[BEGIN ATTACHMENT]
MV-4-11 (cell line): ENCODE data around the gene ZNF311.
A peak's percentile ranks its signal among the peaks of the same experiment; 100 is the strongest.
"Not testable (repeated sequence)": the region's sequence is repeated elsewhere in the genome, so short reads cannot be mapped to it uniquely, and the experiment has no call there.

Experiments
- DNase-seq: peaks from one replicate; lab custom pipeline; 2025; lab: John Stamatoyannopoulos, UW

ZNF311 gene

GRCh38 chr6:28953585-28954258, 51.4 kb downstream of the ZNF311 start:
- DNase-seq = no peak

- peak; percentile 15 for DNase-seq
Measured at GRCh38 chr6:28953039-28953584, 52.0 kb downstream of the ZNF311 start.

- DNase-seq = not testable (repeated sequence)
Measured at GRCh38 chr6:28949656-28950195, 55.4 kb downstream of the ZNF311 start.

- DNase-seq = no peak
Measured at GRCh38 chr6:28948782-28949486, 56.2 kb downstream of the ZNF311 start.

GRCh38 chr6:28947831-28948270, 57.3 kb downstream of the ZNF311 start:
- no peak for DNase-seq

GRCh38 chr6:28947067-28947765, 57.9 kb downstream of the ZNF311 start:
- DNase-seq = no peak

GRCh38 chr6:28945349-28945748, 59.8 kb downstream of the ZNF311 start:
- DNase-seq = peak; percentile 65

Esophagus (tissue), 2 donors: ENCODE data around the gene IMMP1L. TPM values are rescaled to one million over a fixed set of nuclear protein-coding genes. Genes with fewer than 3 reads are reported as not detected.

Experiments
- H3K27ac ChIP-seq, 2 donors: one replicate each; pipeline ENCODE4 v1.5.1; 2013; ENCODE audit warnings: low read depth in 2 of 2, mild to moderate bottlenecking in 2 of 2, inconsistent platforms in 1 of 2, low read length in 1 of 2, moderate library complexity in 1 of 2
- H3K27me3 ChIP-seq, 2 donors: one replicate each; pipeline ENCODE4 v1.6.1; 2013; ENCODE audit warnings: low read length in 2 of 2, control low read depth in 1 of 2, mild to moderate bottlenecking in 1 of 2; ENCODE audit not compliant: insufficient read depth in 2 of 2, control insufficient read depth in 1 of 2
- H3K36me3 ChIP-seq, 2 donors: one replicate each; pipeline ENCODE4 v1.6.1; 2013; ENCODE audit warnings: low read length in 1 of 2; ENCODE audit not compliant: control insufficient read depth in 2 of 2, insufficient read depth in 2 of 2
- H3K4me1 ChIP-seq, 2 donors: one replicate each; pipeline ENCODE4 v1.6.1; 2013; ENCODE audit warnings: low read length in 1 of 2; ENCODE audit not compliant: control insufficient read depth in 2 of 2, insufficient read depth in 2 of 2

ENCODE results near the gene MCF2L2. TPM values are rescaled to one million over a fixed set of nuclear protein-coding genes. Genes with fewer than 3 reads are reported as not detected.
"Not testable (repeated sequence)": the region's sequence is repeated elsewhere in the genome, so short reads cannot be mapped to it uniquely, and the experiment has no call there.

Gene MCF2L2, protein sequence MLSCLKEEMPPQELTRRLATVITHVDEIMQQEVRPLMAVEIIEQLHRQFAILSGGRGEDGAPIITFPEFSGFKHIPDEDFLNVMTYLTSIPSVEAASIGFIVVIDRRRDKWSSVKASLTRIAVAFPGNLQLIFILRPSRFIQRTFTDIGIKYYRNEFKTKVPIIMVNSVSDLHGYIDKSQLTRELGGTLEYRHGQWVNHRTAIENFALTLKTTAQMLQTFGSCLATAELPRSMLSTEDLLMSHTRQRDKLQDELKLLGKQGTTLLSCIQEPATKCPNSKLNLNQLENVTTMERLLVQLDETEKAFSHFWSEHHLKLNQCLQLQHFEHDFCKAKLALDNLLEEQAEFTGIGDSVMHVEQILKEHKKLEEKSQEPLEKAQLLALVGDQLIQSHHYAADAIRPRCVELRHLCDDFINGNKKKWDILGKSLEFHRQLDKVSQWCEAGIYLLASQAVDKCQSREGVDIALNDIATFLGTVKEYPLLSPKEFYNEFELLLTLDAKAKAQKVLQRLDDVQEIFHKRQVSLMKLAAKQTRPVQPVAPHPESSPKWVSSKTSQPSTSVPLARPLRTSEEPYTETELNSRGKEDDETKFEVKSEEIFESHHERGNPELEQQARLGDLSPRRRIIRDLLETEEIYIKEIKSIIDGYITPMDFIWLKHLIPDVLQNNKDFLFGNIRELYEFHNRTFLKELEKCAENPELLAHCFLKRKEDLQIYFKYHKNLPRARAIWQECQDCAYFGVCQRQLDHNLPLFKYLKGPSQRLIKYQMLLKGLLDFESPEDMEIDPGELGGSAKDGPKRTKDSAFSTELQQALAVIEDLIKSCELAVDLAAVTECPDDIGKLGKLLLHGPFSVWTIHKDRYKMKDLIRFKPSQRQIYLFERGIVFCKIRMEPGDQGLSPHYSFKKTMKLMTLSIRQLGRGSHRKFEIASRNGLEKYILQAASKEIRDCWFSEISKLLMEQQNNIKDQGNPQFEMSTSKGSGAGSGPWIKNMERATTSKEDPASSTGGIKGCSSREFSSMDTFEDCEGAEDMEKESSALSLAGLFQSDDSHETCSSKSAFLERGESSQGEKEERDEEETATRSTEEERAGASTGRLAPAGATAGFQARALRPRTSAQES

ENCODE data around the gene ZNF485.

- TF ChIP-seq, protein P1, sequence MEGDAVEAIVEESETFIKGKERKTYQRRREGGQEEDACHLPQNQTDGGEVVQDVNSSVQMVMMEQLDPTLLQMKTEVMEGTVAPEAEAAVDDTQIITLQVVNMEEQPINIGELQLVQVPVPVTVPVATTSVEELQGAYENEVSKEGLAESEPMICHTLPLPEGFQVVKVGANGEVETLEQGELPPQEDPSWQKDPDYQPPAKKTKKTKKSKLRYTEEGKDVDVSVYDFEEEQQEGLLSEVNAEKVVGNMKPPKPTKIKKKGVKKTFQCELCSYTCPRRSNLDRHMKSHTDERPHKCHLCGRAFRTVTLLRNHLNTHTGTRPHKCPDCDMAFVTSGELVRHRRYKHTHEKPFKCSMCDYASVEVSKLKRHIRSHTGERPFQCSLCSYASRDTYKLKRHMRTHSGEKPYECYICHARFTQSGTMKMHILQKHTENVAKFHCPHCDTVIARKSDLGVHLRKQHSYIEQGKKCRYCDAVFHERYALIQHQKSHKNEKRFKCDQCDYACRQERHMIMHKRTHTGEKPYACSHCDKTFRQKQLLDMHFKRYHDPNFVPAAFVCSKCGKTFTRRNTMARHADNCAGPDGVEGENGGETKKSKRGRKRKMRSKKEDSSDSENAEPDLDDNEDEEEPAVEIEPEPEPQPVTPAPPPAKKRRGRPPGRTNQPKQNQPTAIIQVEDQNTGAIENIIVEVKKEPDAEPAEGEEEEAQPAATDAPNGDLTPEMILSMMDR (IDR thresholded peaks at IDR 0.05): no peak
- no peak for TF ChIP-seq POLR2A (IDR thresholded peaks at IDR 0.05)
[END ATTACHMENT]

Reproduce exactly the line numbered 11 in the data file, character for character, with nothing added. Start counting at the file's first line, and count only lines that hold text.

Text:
- DNase-seq = not testable (repeated sequence)